Leaves on the sidewalk, tiny bulbs in the trees and golden sunshine combined to create a lovely autumn vignette on Monmouth Street in Red Bank Thursday afternoon. (Photo by John T. Ward. Click to enlarge.)
Friday’s weather forecast on the Greater Red Bank Green includes lots of sunshine as well as wind, with gusts reaching around 36 miles per hour, according to the National Weather Service. Here’s the outlook for the coming weekend and beyond into Thanksgiving.
Meantime, most local and state government offices will be closed both Friday and Saturday. Post Offices will be open Friday and closed Saturday. (Click photos to enlarge)
The equipment enables firefighters to draw from a body of water. A little added pressure turned the flow from the hoses into pretty arcs over the Shrewsbury River at Imbrie Place. (Photos by Sea Bright Fire Rescue, above, and Bill Bergin, right. Click to enlarge.)
Another warm day is expected Tuesday, with temperatures on the Greater Red Bank Green peaking at about 80 degrees, according to the National Weather Service. But drier air should make it more comfortable than its been the last two days, and sunshine will be back, for a day at least. (Click to enlarge.)
Here’s the extended forecast:
Along with strong winds and moderate coastal flooding, the Jersey shore could get up to two inches of rain from Monday night through Wednesday, according to the forecast issued early Monday.
Here’s the forecast through the coming week:
There was water, in different forms, above and below the New Jersey Transit rail bridge across the Navesink River Thursday afternoon, as seen from the Red Bank side. (Photo by Trish Russoniello. Click to enlarge.)
Looking ahead, the National Weather Service said early Friday that it expects Tropical Storm José to “make a close pass” to the shore Tuesday, possibly bringing coastal flooding along with strong winds. Meantime, here’s the forecast for the Greater Red Bank Green through the coming weekend:
The American Littoral Society hung bags of recycled oyster shells from docks on the Navesink and Shrewsbury rivers in June to see if they would attract oyster larvae. (Photo by John T. Ward. Click to enlarge)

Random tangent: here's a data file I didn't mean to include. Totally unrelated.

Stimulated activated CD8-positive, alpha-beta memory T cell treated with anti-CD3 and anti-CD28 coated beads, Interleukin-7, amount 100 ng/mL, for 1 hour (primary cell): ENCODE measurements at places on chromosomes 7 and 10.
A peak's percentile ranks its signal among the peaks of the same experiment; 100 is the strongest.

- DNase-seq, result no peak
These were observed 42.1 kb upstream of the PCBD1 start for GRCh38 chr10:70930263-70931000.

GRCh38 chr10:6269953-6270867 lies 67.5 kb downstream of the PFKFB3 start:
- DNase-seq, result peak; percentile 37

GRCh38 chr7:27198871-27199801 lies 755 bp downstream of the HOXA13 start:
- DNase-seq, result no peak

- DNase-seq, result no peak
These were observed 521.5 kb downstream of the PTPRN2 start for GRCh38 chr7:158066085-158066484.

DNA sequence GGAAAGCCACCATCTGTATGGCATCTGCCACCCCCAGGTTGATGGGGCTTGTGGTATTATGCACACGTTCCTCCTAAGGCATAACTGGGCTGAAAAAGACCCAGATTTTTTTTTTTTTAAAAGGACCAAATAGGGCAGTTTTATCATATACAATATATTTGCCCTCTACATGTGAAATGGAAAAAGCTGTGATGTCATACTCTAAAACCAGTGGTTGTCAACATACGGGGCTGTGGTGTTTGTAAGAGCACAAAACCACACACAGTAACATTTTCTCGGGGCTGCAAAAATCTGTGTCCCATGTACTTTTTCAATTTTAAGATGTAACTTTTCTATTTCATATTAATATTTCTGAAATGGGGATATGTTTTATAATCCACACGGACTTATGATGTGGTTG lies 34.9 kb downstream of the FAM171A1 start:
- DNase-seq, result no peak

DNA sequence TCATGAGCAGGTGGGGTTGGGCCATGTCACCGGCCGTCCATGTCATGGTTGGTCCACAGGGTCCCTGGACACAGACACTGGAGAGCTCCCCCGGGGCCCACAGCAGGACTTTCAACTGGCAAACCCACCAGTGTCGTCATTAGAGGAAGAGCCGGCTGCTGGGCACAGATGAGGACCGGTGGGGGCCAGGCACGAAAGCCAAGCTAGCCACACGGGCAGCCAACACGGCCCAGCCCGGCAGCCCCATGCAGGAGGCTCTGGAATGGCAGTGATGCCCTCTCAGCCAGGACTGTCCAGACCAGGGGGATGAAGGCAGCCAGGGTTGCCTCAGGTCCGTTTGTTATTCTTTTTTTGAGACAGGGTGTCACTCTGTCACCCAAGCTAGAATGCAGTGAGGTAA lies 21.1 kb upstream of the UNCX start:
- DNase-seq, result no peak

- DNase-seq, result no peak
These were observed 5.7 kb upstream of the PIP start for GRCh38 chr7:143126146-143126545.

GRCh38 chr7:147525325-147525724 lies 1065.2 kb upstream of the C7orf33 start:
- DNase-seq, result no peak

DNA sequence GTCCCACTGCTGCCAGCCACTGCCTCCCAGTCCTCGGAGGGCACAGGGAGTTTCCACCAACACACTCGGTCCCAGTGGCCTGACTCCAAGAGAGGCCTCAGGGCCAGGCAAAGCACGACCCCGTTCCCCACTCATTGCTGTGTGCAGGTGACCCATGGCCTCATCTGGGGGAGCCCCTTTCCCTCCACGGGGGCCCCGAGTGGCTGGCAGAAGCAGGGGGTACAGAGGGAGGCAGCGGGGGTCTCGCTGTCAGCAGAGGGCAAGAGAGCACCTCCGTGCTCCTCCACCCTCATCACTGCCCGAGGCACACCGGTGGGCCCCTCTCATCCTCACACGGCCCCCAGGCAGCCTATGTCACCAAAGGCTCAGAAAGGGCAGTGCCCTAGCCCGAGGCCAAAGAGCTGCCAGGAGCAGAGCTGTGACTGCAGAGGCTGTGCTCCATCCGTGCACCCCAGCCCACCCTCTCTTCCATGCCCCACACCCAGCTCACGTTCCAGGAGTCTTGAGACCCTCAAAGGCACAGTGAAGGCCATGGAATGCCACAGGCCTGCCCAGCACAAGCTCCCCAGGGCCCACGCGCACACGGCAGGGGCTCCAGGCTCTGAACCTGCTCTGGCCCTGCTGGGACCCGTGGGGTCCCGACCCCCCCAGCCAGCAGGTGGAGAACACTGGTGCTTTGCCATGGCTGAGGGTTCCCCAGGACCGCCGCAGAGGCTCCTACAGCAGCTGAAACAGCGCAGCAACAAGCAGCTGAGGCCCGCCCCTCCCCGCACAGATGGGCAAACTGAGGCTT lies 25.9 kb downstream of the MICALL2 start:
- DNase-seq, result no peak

By JOHN T. WARD
After nearly three months, an effort to restore a once-thriving oyster ecosystem in the Navesink and Shrewsbury rivers has yet to detect the bivalve mollusk in the waterways, according to an update by the American Littoral Society.
An historic total eclipse of the sun — well, partial eclipse, in this part of the United States — drew summer vacationers and office workers alike out into cloying heat and humidity across the Greater Red Bank Green Monday.
On sidewalks in downtown Red Bank and the parking lot of the Monmouth County Library’s Eastern Branch in Shrewsbury, among other locales, they donned safety spectacles, craned their necks and oohed and ahhed throughout the slow-motion celestial event, the first coast-to-coast eclipse in America since 1918.
Check out our photos of the skywatchers below. (Photos by John T. Ward and Trish Russoniello. Click to enlarge)
By SUSAN ERICSON
Timing it just right, PieHole showed up for happy hour at BeachWalk’s Tiki Bar recently to find beers in hand and fishing poles in the Shrewsbury River for a snapper derby competition.
Ocean Avenue in Sea Bright has its fair share of bars, but this might be the only one where you’ll find children and adults competing for bragging rights and the prize of an overnight stay at the attached motel.
Up to two inches of rain may fall on the Greater Red Bank Green Monday afternoon, with possible flash flooding in the area in green in the map above, according to the National Weather Service.
“Torrential rain falling in a short period of time will result in rapidly rising water levels along streams and creeks and in areas of poor drainage,” the agency said in a statement issued early Monday. “Significant roadway flooding is possible.” (Click to enlarge.)
According to the National Weather Service, the Greater Red Bank Green is in for four days of “scattered showers and thunderstorms,” at probabilities of 40 percent or lower, before sunshine returns on Sunday. (Photo by Trish Russoniello. Click to enlarge.)
By SUSAN ERICSON
A sandwich board on the sidewalk of Ocean Avenue in Sea Bright informs us that Rory’s Pub is open for breakfast at 8:15.
“8:15?” we ask the owner, Tony Maher. In a brogue rooted in his childhood in Waterford, Ireland, he tells PieHole, “Give or take, it could be 8:16 or 8:17.”